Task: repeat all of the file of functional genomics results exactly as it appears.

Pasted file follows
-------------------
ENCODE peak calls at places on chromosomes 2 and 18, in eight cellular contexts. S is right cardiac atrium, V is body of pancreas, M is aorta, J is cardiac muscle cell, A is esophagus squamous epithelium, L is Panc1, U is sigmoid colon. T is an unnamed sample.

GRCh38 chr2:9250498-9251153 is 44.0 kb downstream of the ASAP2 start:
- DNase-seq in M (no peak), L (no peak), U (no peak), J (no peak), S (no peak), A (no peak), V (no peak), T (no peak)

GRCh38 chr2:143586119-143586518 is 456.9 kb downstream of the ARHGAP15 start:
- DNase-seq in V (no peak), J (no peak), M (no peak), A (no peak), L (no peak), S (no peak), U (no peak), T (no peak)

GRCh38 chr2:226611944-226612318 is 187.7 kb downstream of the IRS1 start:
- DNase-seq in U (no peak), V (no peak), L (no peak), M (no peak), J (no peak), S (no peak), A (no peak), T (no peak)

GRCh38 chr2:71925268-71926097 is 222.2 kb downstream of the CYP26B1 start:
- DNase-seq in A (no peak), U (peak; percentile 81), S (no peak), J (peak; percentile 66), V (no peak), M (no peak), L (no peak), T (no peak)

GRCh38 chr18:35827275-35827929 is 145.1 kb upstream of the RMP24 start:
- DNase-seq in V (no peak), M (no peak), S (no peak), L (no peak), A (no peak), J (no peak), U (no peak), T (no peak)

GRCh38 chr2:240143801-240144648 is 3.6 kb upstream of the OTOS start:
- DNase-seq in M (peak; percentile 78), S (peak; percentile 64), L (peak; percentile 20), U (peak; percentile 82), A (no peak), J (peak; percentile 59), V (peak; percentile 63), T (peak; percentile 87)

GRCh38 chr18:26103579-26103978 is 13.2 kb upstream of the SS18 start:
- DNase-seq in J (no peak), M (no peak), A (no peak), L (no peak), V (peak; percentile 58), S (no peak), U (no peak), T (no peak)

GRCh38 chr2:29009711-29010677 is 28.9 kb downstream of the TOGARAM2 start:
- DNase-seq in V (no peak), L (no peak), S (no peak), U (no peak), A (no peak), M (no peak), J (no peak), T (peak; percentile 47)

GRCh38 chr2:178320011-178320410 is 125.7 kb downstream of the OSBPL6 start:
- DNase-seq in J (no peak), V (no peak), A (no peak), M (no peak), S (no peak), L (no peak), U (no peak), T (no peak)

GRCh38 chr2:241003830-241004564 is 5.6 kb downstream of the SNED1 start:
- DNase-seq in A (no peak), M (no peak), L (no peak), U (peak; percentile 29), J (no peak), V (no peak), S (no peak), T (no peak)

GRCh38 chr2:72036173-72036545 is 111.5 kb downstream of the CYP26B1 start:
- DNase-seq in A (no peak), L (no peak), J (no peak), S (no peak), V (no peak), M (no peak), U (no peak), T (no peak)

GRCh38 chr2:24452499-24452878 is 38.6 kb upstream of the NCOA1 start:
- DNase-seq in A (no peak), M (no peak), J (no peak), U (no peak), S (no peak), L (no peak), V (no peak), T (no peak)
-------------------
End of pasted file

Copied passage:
ENCODE peak calls at places on chromosomes 2 and 18, in eight cellular contexts. S is right cardiac atrium, V is body of pancreas, M is aorta, J is cardiac muscle cell, A is esophagus squamous epithelium, L is Panc1, U is sigmoid colon. T is an unnamed sample.

GRCh38 chr2:9250498-9251153 is 44.0 kb downstream of the ASAP2 start:
- DNase-seq in M (no peak), L (no peak), U (no peak), J (no peak), S (no peak), A (no peak), V (no peak), T (no peak)

GRCh38 chr2:143586119-143586518 is 456.9 kb downstream of the ARHGAP15 start:
- DNase-seq in V (no peak), J (no peak), M (no peak), A (no peak), L (no peak), S (no peak), U (no peak), T (no peak)

GRCh38 chr2:226611944-226612318 is 187.7 kb downstream of the IRS1 start:
- DNase-seq in U (no peak), V (no peak), L (no peak), M (no peak), J (no peak), S (no peak), A (no peak), T (no peak)

GRCh38 chr2:71925268-71926097 is 222.2 kb downstream of the CYP26B1 start:
- DNase-seq in A (no peak), U (peak; percentile 81), S (no peak), J (peak; percentile 66), V (no peak), M (no peak), L (no peak), T (no peak)

GRCh38 chr18:35827275-35827929 is 145.1 kb upstream of the RMP24 start:
- DNase-seq in V (no peak), M (no peak), S (no peak), L (no peak), A (no peak), J (no peak), U (no peak), T (no peak)

GRCh38 chr2:240143801-240144648 is 3.6 kb upstream of the OTOS start:
- DNase-seq in M (peak; percentile 78), S (peak; percentile 64), L (peak; percentile 20), U (peak; percentile 82), A (no peak), J (peak; percentile 59), V (peak; percentile 63), T (peak; percentile 87)

GRCh38 chr18:26103579-26103978 is 13.2 kb upstream of the SS18 start:
- DNase-seq in J (no peak), M (no peak), A (no peak), L (no peak), V (peak; percentile 58), S (no peak), U (no peak), T (no peak)

GRCh38 chr2:29009711-29010677 is 28.9 kb downstream of the TOGARAM2 start:
- DNase-seq in V (no peak), L (no peak), S (no peak), U (no peak), A (no peak), M (no peak), J (no peak), T (peak; percentile 47)

GRCh38 chr2:178320011-178320410 is 125.7 kb downstream of the OSBPL6 start:
- DNase-seq in J (no peak), V (no peak), A (no peak), M (no peak), S (no peak), L (no peak), U (no peak), T (no peak)

GRCh38 chr2:241003830-241004564 is 5.6 kb downstream of the SNED1 start:
- DNase-seq in A (no peak), M (no peak), L (no peak), U (peak; percentile 29), J (no peak), V (no peak), S (no peak), T (no peak)

GRCh38 chr2:72036173-72036545 is 111.5 kb downstream of the CYP26B1 start:
- DNase-seq in A (no peak), L (no peak), J (no peak), S (no peak), V (no peak), M (no peak), U (no peak), T (no peak)

GRCh38 chr2:24452499-24452878 is 38.6 kb upstream of the NCOA1 start:
- DNase-seq in A (no peak), M (no peak), J (no peak), U (no peak), S (no peak), L (no peak), V (no peak), T (no peak)